Assistant Professor Joseph Crivelli, M.D., is studying the social and dietary determinants of kidney stone risk in racially and ethnically diverse populations, who bear a disproportionate burden in kidney stone disease. Through an NIH K23 award, Crivelli is leading a clinical trial that will examine the effect of adopting a healthy diet on risk factors associated with kidney stone disease. This will be the first trial of its kind.

Mitochondrial dysfunction

Associate Professor Tanecia Mitchell, Ph.D., is studying the impact of oxalate on mitochondrial dysfunction. Typically, immune cells called monocytes circulate in the bloodstream and, when they land in the kidney, “transition into macrophages, which remove oxalate crystals from the kidney,” Assimos said. “But when a person has mitochondrial dysfunction, that may not happen. That is what Tanecia is investigating.” She was awarded an NIH R01 grant to embark on these studies.

"More gas in the tank"

Assimos stepped down from his chair position in 2022. He was subsequently named emeritus chair and professor and continues to be engaged in research. He has maintained NIH grant support and is a co-principal investigator of a recent NIH-funded U2C-TL1 research training grant.  “I’ve had a full career, but I’ve still got gas in the tank,” he said. “Some urologists spend a lot of time looking at devices to facilitate stone removal. I’ve done a little bit of that, but it’s not what drives me. It doesn’t tell you what you need to know about the disease.”

Preventing stones

Kidney stones are caused by a complex mix of genetic, environmental and dietary factors; but there are several ways you can reduce your risk, says kidney stone expert Dean Assimos, M.D., emeritus chair and professor in the UAB Department of Urology.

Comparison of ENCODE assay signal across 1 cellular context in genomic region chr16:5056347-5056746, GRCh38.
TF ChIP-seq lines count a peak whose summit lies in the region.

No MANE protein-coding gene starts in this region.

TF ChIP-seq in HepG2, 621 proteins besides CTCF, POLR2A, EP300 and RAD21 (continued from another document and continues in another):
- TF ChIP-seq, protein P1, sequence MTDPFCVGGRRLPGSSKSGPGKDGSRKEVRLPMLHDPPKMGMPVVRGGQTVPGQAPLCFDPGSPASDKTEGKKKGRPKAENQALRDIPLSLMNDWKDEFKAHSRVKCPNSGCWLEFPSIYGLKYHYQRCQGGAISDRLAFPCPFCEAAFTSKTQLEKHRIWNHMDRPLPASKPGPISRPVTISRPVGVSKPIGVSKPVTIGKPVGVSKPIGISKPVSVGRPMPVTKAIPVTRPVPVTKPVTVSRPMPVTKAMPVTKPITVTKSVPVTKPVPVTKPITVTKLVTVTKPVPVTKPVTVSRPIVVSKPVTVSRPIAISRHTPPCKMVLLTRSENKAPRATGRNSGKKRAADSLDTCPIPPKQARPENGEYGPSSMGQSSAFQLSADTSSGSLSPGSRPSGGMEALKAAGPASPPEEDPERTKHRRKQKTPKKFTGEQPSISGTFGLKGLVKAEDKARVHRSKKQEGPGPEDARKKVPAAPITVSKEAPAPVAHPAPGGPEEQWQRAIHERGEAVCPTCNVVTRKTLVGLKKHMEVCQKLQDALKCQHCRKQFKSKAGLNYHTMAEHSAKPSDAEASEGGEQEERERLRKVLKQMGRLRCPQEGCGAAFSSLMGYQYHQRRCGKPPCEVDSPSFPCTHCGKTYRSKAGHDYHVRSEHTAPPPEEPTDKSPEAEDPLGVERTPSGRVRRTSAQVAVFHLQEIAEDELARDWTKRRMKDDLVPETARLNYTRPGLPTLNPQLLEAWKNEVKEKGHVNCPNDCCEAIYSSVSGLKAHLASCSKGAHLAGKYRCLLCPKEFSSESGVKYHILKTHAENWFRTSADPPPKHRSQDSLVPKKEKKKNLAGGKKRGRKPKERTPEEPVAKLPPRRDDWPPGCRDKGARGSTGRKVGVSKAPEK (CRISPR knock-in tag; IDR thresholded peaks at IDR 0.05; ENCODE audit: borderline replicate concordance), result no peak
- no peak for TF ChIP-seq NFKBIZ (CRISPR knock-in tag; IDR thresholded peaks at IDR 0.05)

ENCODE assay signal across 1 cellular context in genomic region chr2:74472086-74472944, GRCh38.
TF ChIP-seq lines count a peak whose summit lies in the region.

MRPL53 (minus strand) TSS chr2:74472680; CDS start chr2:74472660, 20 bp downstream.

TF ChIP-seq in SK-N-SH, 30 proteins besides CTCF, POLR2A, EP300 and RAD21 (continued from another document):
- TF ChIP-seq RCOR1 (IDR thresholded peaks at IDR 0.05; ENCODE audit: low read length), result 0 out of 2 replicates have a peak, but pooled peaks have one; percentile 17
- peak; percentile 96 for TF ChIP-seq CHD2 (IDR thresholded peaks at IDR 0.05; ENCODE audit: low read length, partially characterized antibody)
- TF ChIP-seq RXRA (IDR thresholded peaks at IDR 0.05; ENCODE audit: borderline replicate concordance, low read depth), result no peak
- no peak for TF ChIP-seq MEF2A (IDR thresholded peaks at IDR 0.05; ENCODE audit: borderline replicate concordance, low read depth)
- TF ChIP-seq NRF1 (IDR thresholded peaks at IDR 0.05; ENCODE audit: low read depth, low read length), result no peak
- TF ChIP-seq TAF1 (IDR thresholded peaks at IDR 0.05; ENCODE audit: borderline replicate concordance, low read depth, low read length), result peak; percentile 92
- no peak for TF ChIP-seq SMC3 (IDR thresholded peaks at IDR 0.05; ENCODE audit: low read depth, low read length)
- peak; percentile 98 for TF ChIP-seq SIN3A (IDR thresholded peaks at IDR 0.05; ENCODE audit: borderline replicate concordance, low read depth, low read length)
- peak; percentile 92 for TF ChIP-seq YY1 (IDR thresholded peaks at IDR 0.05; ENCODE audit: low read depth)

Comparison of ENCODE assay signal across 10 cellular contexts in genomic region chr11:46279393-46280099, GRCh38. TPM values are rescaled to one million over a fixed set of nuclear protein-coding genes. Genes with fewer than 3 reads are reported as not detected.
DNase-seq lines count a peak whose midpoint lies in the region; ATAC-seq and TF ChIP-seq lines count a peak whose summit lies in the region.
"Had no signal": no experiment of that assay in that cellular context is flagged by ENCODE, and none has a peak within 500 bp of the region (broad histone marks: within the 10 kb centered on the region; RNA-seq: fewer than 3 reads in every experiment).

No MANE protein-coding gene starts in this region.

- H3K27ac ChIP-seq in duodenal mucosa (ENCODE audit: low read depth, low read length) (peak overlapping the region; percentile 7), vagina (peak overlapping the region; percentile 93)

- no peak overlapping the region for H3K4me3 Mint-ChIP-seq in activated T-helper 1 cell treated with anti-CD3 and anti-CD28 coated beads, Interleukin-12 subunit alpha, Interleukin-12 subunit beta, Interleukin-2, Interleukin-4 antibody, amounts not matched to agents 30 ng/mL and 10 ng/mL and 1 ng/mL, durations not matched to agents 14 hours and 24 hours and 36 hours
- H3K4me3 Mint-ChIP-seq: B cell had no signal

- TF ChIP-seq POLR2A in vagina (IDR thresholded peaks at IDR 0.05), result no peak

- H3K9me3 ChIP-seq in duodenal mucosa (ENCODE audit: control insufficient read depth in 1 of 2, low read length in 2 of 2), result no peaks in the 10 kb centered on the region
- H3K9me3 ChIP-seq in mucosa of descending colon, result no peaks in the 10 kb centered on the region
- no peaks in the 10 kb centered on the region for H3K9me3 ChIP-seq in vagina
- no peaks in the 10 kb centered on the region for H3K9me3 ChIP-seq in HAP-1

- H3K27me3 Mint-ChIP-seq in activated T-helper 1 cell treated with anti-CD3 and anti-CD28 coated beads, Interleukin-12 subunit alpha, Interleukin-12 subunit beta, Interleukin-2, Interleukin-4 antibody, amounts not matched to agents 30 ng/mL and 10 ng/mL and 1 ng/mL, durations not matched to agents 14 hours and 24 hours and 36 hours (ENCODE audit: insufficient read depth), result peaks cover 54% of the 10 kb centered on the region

1. Drink plenty of water.

Dehydration is a key risk factor for stones. Drink at least six to eight glasses of fluid a day — and more when you are exposed to extreme heat.

2. Get calcium from food sources.

Even though most stones are caused by excess calcium in the urine, calcium consumption is a good thing. Research shows that dietary calcium binds to oxalate, limiting its absorption from the gastrointestinal tract and delivery to the kidney. Low dietary calcium intake has been demonstrated to be a risk factor for kidney stones in several large epidemiologic cohort studies. Thus, try to eat one serving of dairy products with each meal, Assimos says. However, calcium supplements do not offer the same benefits; in fact, they appear to increase stone risk.

3. Eat less animal protein and salt.

Animal protein and salt (sodium) boost calcium excretion in urine, increasing the risk of forming calcium-containing kidney stones.

4. Stock up on citrus.

Citric acid, found in oranges and other citrus fruits, inhibits some of the crystallization processes involved in stone formation; eating citrus may reduce stone formation.

Assimos says that dietary modifications to prevent kidney stone formation are based on consuming a healthy diet.